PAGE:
Oscar J. Martinez's compilation of academic essays, primary documents, and newspaper articles proves that the study of the U.S.-Mexico borderlands can be as heterogeneous as the border itself. This book covers the entire border, from the establishment of the boundary in 1848 until today's debates over the North American Free Trade Agreement (NAFTA) and the plight of immigrant maids. The breadth of content is matched by a diverse selection of texts, including government treaties, newspaper accounts, and Martinez's concluding poem. This plurality, however, risks leaving half satisfied those readers looking for detailed scholarly analysis or contemporary news-oriented accounts. Nonetheless, as an introduction for new students of the U.S.-Mexico Borderlands and as a reference for longtime scholars, the compilation whets the appetite for more and also points in the direction of key primary and secondary sources. The preface to the volume characterizes the historical relationship between Mexicans, Mexican Americans and Anglo Americans as one of "conflict and interdependence," but argues that "good neighborliness" has "prevailed" over the long run (p. xviii). This optimistic attitude carries over in Martinez's assessment of future interaction in the borderlands, leading him to conclude that NAFTA will lead to increased interdependence and thus "to de facto integration in many sectors of society" (p. xix). How increased interdependence will lead to integration is never spelled out; and given the current wave of U.S. xenophobia in the wake of NAFTA, interdependence seems to be leading to just the opposite, de facto segregation. Martinez, however, argues that the media's focus on Proposition 187 and other anti-immigrant measures, distorts "the reality of daily life at the border "which increasingly binds each side together through "tourism," and "legal border crossings" (p. xviii - xix). In the years preceding the 1910 Mexican Revolution, economic ties and tourism between the U.S. and Mexico also grew, as did Mexican immigration to the U.S., but the result can hardly be characterized as increased understanding or ethnic integration in the U.S. One can only hope that Martinez's prediction will come to pass, though the evidence, both historical and contemporary, seems to say otherwise. One silence in this volume, that perhaps has more to do with the lack of scholarship than with editorial choices, is the role of indigenous people on the borderlands. Except for one essay, published as an article in 1961 by Joseph Park, on the impact of "the Apaches in Mexican-American relations" in Arizona and Sonora, there is little mention of the extermination campaigns and persistence of indigenous cultures along the border. And even in this short selection from Park's article, the Apaches figure as an obstacle or a "problem" in the way of good relations between "Sonorans" and Arizonans" (p. 56-57). I was also surprised to find that even Martinez's introduction implies that those who arrived to the border after the 1880's were more "civilized" than earlier inhabitants. He states that "with the advent of the railroads in the 1880s and the subsequent influx of more civilized settlers and influences, marauding and raiding activities declined" (p. xiv). If he had placed the word civilized within quotation marks, the reference could be read as an indication of the way Indians and poorer Mexicans were viewed in the nineteenth century. As it stands, however, the reader is left to wonder whether Martinez believes that the commercially oriented Anglo and Mexican newcomers were more civilized than earlier Mexican and indigenous inhabitants. While this example is an exception to a generally sensitive writing style, the use of a less value-laden and more descriptive word or greater explanation could have prevented possible misinterpretations. The book is divided chronologically, with each section subdivided into "essays" and "documents." Short 5 to 10 page essays extracted from larger articles and monographs provide an historical context and introduction for the documents. The latter two sections, covering contemporary issues, differ substantially from the earlier ones and, except for the closing poem, the "documents" are entirely drawn from recent newspaper articles. The historical essays either act as detailed introductions to the documents or narrate broader political and economic issues, with scant attention to in-depth analysis. The juxstaposition of documents with differing perspectives, such as essays in favor and against the economic free trade zone (zona libre) and reports by both U.S. and Mexican commissions on "frontier troubles" provide for interesting comparisons. As well as compiling these documents, Martinez has translated the ones which were previously unavailable in English. The documents are both well selected and annotated, making the book a useful reference for borderlands historians. The focus on treaties, official government publications, and manifestoes leaves the social history of the region underrepresented, but perhaps that is too much to ask of a book that already does so much. The account by Senora Flores de Andrade of her revolutionary activities with the Magonistas and Maderistas in Chihuahua and the brief selection from Jose Vasconcelos about his experiences in Eagle Pass, Texas, provide a respite from the officialist language of other selections. The later section dealing with contemporary concerns about NAFTA, immigration, and the environment switches from an historical mode of inquiry to more sociological and journalistic accounts. Lawrence Herzog's essay on "Border Commuter Workers and Transfrontier Metropolitan Structure," for example, provides a demographic look at the impact of a globalized economy on the borderlands, tracing the emergence of the phenomenon of "commuter workers." The documents, drawn from newspaper articles, benefit from the suggestive and coloquial writing style of the genre, but lack a broader analysis. These final sections give the reader more of a journalistic tour through the borderlands than the earlier parts, allowing the images and testimony to tell the story on their own. The distinction between the "essays" and the "documents" subdivisions breaks down slightly in the sections dealing with contemporary issues. Whereas it makes sense to distinguish between a treaty written in the mid-nineteenth century and an article about the treaty written over one hundred years later, such categories lose their utility when dealing with contemporary texts. For instance, a pro-NAFTA treatise published by Bill Lenderking in 1993, is included in the essay section. The article, which does not appear with footnotes, makes vague and dubious assertions such as the following: "common sense and historical experience have established a simple rule of thumb: if the economy in Mexico is good migration slows" (p.193). He includes no evidence to support this "common sensical" assertion and the notion of a "good economy" is left undefined. Wall St. proclaimed Mexico's economy healthy during the Porfiriato and the Salinas administration, and yet migration to the U.S. increased during both of these periods precisely because the "strong economy" dispossessed and impoverished more and more Mexicans. Following this essay, in the document section, we see a more critical perspective on NAFTA with Sandy Tolan's 1989 newspaper article describing the living conditions for maquiladora workers in Nogales, Sonora, including testimony by both workers and bosses. The decision to label one as an "essay" and the other as a "document" left me wondering what criteria was used to establish such distinctions. This volume provides a useful tool for students and scholars of the borderlands at a moment when historical and contemporary interest in the region has grown. While longer analytical essays, particularly in the latter part, would have perhaps been able to tie the various strands of this book together, it already accomplishes a great deal as it stands. Just as Martinez's concept of the border expressed in his poem "La Frontera, "the book remains open ended, diverse, and full of contradictions:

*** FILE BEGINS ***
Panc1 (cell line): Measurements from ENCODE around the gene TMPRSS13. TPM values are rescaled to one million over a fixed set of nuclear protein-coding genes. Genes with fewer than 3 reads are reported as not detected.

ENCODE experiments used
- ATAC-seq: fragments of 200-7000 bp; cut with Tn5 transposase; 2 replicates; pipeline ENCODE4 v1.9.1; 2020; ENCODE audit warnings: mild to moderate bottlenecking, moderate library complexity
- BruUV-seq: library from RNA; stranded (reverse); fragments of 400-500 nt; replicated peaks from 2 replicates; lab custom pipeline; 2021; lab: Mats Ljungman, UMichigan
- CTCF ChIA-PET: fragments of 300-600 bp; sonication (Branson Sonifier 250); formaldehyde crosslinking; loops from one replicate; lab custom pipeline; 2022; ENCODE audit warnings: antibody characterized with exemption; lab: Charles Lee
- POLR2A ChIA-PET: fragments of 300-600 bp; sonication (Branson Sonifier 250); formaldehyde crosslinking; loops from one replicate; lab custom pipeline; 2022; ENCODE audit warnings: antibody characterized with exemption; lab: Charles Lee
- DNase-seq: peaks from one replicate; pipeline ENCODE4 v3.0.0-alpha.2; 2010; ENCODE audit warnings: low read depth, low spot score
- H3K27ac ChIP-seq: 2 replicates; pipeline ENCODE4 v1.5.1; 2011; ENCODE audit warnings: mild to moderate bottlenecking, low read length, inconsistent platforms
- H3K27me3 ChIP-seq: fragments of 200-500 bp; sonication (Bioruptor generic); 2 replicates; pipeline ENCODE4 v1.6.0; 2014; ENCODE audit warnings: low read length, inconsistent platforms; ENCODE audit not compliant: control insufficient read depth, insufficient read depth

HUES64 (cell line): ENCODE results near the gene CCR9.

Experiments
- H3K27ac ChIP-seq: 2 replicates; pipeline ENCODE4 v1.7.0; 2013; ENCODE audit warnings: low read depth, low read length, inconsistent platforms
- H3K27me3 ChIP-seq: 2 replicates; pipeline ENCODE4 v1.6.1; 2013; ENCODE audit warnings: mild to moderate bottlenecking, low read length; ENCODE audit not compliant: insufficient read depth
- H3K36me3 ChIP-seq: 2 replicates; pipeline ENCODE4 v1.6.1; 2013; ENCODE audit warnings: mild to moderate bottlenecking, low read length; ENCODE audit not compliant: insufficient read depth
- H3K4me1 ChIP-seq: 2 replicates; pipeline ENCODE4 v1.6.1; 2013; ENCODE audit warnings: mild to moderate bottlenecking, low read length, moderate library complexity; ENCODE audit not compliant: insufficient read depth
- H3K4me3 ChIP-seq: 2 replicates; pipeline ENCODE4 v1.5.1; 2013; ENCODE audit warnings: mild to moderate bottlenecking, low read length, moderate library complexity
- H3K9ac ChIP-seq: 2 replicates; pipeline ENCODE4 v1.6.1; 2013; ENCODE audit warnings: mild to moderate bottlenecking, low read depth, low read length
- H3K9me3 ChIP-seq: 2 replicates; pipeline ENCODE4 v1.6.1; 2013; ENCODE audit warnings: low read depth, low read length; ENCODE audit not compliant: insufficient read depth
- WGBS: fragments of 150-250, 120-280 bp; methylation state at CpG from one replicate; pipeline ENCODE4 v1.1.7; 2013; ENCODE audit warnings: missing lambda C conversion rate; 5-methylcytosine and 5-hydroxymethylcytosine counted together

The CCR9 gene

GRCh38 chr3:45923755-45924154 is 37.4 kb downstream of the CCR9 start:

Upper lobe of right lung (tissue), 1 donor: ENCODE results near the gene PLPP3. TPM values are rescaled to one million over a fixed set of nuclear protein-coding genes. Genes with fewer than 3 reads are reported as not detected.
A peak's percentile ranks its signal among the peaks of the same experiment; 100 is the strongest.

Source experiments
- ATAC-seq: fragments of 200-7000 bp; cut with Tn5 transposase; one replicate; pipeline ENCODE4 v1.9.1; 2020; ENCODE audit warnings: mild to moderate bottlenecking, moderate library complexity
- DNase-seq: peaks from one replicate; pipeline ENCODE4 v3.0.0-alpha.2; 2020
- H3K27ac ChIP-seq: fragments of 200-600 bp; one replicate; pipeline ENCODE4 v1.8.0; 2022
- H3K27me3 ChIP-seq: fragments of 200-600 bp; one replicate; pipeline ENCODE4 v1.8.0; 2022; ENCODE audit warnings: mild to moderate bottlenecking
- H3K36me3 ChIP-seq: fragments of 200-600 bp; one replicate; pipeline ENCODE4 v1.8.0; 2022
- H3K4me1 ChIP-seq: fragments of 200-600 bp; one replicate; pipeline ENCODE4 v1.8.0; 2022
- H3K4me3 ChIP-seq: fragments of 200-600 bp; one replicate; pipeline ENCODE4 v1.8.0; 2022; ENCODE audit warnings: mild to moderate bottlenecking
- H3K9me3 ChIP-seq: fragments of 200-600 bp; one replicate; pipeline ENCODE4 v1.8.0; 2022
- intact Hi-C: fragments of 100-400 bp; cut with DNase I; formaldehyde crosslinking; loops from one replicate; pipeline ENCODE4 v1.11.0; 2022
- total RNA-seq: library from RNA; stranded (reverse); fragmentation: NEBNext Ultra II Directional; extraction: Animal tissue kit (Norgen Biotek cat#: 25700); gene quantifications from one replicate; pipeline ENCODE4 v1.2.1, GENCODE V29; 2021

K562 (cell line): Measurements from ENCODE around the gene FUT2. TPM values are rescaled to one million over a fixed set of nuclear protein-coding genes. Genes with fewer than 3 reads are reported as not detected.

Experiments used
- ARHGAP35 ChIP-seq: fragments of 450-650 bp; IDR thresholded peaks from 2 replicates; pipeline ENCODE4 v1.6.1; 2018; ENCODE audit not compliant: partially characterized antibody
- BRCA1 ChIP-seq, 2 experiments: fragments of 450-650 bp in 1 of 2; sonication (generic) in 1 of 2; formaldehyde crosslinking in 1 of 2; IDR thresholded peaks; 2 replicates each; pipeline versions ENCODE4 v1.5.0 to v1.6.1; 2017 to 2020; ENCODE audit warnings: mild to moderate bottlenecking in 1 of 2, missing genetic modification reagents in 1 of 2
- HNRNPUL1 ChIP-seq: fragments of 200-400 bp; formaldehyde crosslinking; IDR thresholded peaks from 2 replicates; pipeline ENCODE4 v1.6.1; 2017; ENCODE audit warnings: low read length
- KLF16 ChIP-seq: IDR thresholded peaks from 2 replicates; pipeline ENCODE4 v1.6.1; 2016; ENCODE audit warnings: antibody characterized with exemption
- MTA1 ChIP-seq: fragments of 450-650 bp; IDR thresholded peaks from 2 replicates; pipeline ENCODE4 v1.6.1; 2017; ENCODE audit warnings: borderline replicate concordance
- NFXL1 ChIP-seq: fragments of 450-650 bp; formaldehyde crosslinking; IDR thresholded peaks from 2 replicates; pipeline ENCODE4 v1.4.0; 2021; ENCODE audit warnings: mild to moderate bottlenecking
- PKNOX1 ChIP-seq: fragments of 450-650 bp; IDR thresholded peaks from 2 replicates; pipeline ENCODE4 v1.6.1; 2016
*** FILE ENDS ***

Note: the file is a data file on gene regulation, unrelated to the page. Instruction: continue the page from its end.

"It is the best and it is the worst la frontera, the borderlands, a world of acute contradictions, a place of pungent human drama." -Oscar J Martinez (p. 256)
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Elliott Young. Review of Martínez, Oscar J., U.S.-Mexico Borderlands: Historical and Contemporary Perspectives (Jaguar Books on Latin America).